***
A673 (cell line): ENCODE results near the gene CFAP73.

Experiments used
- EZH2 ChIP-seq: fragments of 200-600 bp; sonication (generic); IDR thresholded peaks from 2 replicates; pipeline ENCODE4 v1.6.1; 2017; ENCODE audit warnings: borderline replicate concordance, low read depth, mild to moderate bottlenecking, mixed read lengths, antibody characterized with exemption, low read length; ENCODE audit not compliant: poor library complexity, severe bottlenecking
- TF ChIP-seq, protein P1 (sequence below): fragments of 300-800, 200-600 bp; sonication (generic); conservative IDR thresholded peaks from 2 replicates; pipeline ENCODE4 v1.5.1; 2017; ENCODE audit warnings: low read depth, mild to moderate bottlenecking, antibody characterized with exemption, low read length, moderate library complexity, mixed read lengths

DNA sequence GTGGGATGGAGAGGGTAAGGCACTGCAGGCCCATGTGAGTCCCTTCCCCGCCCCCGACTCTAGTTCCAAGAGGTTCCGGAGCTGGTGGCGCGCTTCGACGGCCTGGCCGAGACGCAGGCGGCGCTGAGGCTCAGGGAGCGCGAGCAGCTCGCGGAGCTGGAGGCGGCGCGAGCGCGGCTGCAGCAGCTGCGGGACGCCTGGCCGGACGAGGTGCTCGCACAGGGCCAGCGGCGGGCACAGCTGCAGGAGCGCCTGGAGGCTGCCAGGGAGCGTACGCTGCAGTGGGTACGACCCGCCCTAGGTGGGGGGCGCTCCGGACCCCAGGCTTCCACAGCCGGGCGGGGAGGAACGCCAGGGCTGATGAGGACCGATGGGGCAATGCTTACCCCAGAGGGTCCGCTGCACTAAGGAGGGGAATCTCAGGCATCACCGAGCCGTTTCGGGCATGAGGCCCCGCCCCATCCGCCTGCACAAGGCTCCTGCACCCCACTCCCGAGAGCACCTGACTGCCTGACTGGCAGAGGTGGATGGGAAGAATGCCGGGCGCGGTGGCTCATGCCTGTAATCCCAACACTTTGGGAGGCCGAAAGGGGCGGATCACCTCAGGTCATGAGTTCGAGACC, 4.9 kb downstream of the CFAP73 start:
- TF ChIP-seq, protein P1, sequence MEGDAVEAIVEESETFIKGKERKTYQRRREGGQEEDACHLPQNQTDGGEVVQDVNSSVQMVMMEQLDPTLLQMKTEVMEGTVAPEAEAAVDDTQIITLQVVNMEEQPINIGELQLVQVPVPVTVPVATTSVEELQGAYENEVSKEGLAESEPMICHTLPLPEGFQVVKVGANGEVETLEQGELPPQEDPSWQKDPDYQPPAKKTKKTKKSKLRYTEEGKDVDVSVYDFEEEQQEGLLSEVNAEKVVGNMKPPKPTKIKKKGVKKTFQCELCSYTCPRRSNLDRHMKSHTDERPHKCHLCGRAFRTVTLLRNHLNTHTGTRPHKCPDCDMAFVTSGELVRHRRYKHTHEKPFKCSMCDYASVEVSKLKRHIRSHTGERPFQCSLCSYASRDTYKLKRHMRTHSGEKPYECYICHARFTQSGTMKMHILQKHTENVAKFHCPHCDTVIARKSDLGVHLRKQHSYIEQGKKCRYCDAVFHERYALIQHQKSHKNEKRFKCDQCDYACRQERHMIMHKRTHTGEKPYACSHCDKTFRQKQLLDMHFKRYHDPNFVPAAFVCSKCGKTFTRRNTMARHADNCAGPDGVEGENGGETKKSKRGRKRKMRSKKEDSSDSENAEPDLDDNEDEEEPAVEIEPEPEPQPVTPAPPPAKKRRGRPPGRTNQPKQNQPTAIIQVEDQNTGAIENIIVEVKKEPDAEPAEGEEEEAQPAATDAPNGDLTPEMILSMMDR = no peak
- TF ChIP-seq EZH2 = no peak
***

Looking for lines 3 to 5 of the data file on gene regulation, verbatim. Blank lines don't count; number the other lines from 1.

- EZH2 ChIP-seq: fragments of 200-600 bp; sonication (generic); IDR thresholded peaks from 2 replicates; pipeline ENCODE4 v1.6.1; 2017; ENCODE audit warnings: borderline replicate concordance, low read depth, mild to moderate bottlenecking, mixed read lengths, antibody characterized with exemption, low read length; ENCODE audit not compliant: poor library complexity, severe bottlenecking
- TF ChIP-seq, protein P1 (sequence below): fragments of 300-800, 200-600 bp; sonication (generic); conservative IDR thresholded peaks from 2 replicates; pipeline ENCODE4 v1.5.1; 2017; ENCODE audit warnings: low read depth, mild to moderate bottlenecking, antibody characterized with exemption, low read length, moderate library complexity, mixed read lengths

DNA sequence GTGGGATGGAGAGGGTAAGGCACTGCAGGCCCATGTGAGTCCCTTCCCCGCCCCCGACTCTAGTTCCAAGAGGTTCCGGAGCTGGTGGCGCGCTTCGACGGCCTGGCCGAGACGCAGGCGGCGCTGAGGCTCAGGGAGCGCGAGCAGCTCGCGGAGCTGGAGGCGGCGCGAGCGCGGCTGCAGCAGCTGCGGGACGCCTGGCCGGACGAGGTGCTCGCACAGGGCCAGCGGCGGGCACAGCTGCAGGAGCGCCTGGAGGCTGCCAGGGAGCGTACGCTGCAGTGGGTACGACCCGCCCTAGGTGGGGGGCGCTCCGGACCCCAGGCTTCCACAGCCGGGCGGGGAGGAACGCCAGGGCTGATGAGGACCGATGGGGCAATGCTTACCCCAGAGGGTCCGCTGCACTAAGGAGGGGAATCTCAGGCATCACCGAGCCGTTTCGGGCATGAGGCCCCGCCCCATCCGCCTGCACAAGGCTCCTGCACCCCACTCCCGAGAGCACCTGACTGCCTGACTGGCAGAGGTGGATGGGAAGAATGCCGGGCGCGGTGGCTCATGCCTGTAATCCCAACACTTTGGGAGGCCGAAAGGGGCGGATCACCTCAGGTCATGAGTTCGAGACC, 4.9 kb downstream of the CFAP73 start: